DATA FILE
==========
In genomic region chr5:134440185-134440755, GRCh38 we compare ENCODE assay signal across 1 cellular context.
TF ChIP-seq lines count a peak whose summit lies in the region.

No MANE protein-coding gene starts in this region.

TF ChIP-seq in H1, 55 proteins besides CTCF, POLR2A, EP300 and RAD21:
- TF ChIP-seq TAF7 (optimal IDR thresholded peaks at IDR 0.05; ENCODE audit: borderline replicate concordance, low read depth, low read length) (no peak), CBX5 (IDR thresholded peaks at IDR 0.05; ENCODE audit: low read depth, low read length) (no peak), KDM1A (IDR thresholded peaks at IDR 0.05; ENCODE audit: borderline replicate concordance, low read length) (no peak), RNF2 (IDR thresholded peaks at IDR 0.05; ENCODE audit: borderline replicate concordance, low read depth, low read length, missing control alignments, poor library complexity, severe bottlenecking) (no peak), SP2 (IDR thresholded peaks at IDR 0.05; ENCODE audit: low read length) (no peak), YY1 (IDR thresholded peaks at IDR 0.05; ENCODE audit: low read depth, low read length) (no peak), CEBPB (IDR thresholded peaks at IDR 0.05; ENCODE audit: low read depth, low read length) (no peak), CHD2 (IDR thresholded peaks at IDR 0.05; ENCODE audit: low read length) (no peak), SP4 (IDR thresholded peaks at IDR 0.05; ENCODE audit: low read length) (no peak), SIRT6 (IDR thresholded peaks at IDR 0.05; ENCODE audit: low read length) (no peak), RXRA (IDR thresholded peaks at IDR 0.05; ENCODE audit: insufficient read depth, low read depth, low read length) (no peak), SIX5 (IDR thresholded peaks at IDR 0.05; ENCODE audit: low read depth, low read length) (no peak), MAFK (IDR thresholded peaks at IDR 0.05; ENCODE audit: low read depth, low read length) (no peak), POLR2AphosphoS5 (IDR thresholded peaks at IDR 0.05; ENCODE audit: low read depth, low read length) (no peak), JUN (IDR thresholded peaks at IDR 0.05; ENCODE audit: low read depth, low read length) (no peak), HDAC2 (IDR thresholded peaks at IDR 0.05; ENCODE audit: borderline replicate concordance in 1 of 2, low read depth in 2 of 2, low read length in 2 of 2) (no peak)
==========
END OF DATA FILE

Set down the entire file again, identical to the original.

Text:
In genomic region chr5:134440185-134440755, GRCh38 we compare ENCODE assay signal across 1 cellular context.
TF ChIP-seq lines count a peak whose summit lies in the region.

No MANE protein-coding gene starts in this region.

TF ChIP-seq in H1, 55 proteins besides CTCF, POLR2A, EP300 and RAD21:
- TF ChIP-seq TAF7 (optimal IDR thresholded peaks at IDR 0.05; ENCODE audit: borderline replicate concordance, low read depth, low read length) (no peak), CBX5 (IDR thresholded peaks at IDR 0.05; ENCODE audit: low read depth, low read length) (no peak), KDM1A (IDR thresholded peaks at IDR 0.05; ENCODE audit: borderline replicate concordance, low read length) (no peak), RNF2 (IDR thresholded peaks at IDR 0.05; ENCODE audit: borderline replicate concordance, low read depth, low read length, missing control alignments, poor library complexity, severe bottlenecking) (no peak), SP2 (IDR thresholded peaks at IDR 0.05; ENCODE audit: low read length) (no peak), YY1 (IDR thresholded peaks at IDR 0.05; ENCODE audit: low read depth, low read length) (no peak), CEBPB (IDR thresholded peaks at IDR 0.05; ENCODE audit: low read depth, low read length) (no peak), CHD2 (IDR thresholded peaks at IDR 0.05; ENCODE audit: low read length) (no peak), SP4 (IDR thresholded peaks at IDR 0.05; ENCODE audit: low read length) (no peak), SIRT6 (IDR thresholded peaks at IDR 0.05; ENCODE audit: low read length) (no peak), RXRA (IDR thresholded peaks at IDR 0.05; ENCODE audit: insufficient read depth, low read depth, low read length) (no peak), SIX5 (IDR thresholded peaks at IDR 0.05; ENCODE audit: low read depth, low read length) (no peak), MAFK (IDR thresholded peaks at IDR 0.05; ENCODE audit: low read depth, low read length) (no peak), POLR2AphosphoS5 (IDR thresholded peaks at IDR 0.05; ENCODE audit: low read depth, low read length) (no peak), JUN (IDR thresholded peaks at IDR 0.05; ENCODE audit: low read depth, low read length) (no peak), HDAC2 (IDR thresholded peaks at IDR 0.05; ENCODE audit: borderline replicate concordance in 1 of 2, low read depth in 2 of 2, low read length in 2 of 2) (no peak)